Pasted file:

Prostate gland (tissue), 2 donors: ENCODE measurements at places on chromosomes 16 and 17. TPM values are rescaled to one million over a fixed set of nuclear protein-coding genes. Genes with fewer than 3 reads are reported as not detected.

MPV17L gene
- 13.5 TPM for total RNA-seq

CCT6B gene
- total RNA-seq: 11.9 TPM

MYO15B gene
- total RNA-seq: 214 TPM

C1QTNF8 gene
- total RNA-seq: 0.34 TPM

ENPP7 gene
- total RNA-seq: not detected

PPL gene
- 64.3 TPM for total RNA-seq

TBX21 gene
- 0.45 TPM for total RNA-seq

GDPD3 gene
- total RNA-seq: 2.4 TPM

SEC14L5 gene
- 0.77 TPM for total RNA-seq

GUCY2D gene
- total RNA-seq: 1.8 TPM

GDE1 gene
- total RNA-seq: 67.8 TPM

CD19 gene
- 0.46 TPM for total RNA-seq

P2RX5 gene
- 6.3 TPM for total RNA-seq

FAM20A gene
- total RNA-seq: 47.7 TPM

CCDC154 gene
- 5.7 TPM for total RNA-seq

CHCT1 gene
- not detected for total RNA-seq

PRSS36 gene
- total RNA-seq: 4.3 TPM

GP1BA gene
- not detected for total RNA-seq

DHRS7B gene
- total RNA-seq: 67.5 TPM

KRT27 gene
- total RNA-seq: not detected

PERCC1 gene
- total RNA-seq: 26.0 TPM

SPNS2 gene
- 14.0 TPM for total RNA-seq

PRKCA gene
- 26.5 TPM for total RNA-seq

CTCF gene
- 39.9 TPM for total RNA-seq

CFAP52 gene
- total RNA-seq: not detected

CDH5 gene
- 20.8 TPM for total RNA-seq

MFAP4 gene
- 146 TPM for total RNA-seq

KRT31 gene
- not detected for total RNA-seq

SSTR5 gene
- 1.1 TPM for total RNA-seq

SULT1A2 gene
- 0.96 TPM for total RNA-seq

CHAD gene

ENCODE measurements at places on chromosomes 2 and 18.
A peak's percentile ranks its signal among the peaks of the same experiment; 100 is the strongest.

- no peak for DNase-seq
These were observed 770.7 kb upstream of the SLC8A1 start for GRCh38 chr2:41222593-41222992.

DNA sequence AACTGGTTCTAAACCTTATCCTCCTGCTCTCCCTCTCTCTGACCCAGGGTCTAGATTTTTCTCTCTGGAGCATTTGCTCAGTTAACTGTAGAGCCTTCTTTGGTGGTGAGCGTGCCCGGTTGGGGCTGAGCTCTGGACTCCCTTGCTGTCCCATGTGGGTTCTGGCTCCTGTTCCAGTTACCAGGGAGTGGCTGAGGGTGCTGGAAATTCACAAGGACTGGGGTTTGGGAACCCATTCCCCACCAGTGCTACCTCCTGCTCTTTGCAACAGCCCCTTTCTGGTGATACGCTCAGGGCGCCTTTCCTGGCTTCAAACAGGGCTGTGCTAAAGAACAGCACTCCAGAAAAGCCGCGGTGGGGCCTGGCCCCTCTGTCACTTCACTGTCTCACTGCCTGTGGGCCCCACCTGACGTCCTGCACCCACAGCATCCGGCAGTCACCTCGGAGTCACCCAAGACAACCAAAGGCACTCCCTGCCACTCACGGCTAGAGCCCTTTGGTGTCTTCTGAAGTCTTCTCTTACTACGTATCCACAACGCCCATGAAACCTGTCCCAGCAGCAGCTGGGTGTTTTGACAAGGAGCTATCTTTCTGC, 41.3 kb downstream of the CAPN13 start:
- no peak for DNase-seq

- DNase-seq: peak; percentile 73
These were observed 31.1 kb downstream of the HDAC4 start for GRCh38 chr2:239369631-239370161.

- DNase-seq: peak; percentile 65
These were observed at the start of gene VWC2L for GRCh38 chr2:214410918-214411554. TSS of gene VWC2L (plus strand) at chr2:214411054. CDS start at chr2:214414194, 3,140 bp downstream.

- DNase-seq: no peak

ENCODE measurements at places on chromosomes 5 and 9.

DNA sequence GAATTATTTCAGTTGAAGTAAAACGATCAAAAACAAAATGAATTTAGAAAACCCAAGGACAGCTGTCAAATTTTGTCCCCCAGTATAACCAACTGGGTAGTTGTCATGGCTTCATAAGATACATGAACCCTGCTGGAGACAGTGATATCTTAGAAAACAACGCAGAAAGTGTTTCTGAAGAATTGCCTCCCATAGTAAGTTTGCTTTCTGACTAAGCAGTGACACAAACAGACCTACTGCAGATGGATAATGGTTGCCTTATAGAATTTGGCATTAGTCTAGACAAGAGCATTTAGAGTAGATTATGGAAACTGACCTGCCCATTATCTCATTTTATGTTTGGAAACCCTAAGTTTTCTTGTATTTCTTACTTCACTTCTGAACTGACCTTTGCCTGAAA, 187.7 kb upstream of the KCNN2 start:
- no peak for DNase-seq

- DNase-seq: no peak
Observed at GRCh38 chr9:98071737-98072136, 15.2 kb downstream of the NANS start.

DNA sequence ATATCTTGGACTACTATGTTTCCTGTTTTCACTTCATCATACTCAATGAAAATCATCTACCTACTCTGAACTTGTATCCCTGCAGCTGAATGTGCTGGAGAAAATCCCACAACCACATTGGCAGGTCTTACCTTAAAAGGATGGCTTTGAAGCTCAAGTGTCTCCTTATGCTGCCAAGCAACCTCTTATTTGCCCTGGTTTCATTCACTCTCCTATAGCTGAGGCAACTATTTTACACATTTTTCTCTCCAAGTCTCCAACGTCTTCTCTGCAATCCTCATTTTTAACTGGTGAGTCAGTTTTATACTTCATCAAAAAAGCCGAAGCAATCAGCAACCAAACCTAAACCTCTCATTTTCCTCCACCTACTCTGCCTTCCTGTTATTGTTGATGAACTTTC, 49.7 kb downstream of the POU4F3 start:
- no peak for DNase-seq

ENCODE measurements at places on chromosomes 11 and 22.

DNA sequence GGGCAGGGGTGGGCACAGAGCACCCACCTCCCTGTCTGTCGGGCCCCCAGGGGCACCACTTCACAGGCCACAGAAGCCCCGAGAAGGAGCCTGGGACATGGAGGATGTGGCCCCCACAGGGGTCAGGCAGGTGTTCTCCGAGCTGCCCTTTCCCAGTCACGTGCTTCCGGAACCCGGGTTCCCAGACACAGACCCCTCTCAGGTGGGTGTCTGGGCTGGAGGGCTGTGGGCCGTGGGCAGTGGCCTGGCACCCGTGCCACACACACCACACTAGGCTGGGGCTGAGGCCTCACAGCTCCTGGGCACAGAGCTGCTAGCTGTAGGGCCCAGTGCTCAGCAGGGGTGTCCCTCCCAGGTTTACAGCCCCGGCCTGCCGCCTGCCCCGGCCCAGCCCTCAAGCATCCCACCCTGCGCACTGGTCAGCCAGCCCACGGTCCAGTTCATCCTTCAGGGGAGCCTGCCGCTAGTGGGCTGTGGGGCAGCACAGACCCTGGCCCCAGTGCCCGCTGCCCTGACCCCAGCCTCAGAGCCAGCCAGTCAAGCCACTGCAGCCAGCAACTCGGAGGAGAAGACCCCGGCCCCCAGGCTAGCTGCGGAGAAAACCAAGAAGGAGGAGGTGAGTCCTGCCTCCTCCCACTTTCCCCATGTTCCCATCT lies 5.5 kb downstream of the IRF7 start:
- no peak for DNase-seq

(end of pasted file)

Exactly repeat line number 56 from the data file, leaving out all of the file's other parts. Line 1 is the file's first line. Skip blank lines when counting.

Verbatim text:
KRT31 gene